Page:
16 February 2009


I recently mentioned to a friend in my ward that I love Christmas Stollen and wanted to make some for my birthday. That sure paid off. She said she would provide all the ingredients if I would provide the kitchen, and that she didn't want any for herself. Since Stollen is supposed to be at least a few weeks old when it's eaten, we had our great birthday Stollen-baking night on Thursday.

Stollen has a lot of ingredients, and many of them would be very hard to find or very different in the U.S.

First, we broke up the weirdest form of yeast (150 g) I have ever seen--it was in rubbery blocks. Sabine convinced me to try a little; it was just as weird as I suspected. We added 1/4 liter of warm milk, a generous amount of sugar, and 500 g of flour. After mixing by hand, we then poured flour on top so it could rise for 15 minutes without sticking to the towel. In another bowl (a large mixing bowl), we started with 1000 g of flour in a big mixing bowl and added a teaspoon of salt and 300 grams of sugar. Then came the fat! Everything in the following picture that is not flour is some form of fat. That must be why Stollen is so good. Sabine said that's also why it lasts forever.

So the fat consists of 250 grams of concentrated butter, 250 grams of butter, 125 grams of margarine, and 125 grams of lard cut up into the flour! That's 750 grams of fat!

After kneading in the yeast mixture, we added 200 grams of Zitronat, which is lemon peel that has been somehow crystalized. That's those rubbery sections in fruit cake, I think. Then came 2 teaspoons of bitter almond extract and 300 grams of sweet almonds that vary in size between fine and chunky. We mixed in a couple of teaspoons of lemon extract and 3 packets of vanilla sugar (have I ever seen this in the U.S.?). Sabine kept saying I hadn't eaten enough dough and would pull off cookie-sized amounts for me to eat.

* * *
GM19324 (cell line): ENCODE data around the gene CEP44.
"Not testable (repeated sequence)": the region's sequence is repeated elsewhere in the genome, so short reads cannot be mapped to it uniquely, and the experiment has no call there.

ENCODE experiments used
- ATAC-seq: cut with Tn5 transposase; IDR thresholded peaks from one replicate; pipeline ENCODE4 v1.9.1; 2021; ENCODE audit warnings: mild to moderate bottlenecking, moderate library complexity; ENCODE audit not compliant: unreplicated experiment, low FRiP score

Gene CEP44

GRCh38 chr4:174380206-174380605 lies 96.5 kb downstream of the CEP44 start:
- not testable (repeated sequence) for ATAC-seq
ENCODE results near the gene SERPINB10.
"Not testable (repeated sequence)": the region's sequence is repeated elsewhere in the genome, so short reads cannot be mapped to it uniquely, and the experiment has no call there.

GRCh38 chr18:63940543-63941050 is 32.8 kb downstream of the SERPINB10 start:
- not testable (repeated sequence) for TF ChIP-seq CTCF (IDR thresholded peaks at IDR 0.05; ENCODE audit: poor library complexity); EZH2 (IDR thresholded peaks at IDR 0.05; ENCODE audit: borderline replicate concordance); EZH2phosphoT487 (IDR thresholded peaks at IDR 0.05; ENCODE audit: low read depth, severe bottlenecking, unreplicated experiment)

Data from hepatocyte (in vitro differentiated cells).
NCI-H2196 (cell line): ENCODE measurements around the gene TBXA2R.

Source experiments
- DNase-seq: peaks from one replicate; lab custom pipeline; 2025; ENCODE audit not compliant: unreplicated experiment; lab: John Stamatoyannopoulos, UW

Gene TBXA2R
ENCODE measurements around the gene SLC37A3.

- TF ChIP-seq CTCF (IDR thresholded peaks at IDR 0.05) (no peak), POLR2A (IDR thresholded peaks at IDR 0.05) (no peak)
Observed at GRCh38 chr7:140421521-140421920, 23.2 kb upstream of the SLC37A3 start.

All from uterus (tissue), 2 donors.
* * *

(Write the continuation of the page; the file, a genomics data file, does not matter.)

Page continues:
We then washed and soaked 800 grams of raisins in warm water, and kneaded them into the dough, which had a was slimy but not sticky, and very resilient. Leaving the dough to rise for an hour, I asked Sabine if she'd had some dinner.

Here's where it got kind of embarrassing. I didn't really have anything in the fridge, so I offered her EasyMac which I got for Christmas, saying she should try America's typical kid food. I should have made two packets for her. Just one was hardly anything in that bowl. And the fact that my apartment is really cold made her put on her coat. (I actually thought the kitchen was pretty warm.)

Then we formed the dough into four loaves, slightly slitted the tops (in two rows), and left them to rise for 15 minutes.

Sabine and I had an enjoyable time talking about all the great trips she's been on. Then she wanted to see my room, which was thankfully clean. I told her how lucky I was that I had gotten this room and that it had everything I needed. She was also glad that the previous roommate had left everything behind--everything, that is, except for curtains. She said, "Michelle, I have curtains that you can have," but I protested that Elfrieda (her mother-in-law) had already tried that, but I had no way to hang them. "That's not a problem," she said, and she told me to get a ruler so she could measure my window.